However, as we know drinking a lot of alcohol isn’t good for you either, be smart about how much and what you drink to make sure you don’t derail your healthy lifestyle. If you are jonesing for a soda, choosing a diet soda over a regular soda is a good start. Life is short, and if a single Diet Coke is going to make your day a bit happier and stave off a worse decision, go for it.
However, we don’t recommend you just replace soda with diet soda, and not change anything else (and expect to see drastic changes).
I want you to think about WHY you are consuming so much soda, be it regular or diet:
If you are consuming soda for the caffeine content, switching to diet soda is a tool to get started. Read up on our thoughts on caffeine here, but you’d be much better off with black coffee and green tea.
If you are consuming soda because you’re addicted to sugar, then we have a much bigger habit problem to deal with….but it can be dealt with.
We’re interested in permanent, antifragile solutions, and Diet Coke is a temporary hack to a much deeper-rooted problem: your source code when it comes to sugar or caffeine addiction. By fixing your code at the source, you can start to wean yourself off of sugary beverages and artificial temporary solutions.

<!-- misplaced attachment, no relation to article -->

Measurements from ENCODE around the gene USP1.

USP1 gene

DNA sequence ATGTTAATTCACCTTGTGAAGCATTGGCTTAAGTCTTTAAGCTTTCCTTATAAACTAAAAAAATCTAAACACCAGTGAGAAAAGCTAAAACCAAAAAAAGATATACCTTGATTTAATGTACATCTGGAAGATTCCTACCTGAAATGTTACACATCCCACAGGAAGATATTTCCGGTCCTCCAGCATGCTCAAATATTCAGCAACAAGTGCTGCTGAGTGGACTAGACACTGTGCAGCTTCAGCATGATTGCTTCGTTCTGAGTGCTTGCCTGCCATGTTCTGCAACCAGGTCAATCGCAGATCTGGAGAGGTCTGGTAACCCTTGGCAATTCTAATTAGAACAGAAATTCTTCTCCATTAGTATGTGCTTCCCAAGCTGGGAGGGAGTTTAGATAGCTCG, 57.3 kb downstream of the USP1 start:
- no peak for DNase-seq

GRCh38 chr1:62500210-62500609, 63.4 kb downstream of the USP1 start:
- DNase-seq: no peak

Long story short: we want to create long-term healthy systems that have us eating healthy foods and avoiding liquid calories. This is about building good strong habits, and keeping ourselves making healthy happy eating choices.
Although swapping out soda for diet soda is a solid step in the right direction, the true solution is retraining and rewiring our body so we don’t need to chase that sugar fix; we can slay our addiction to sugar entirely.
tl;dr – Soda is legitimately terrible for you. Sugar is Darth Vader. Diet soda can be a stepping stone between sugar addiction, the need for sugary beverages, and FREEEEEDOM.
What are your experiences with diet soda? Did you use them as a tool to help you lose weight? Or did you struggle with weight loss until finally dropping diet soda out of your daily consumption as well?
Leave it in the comments!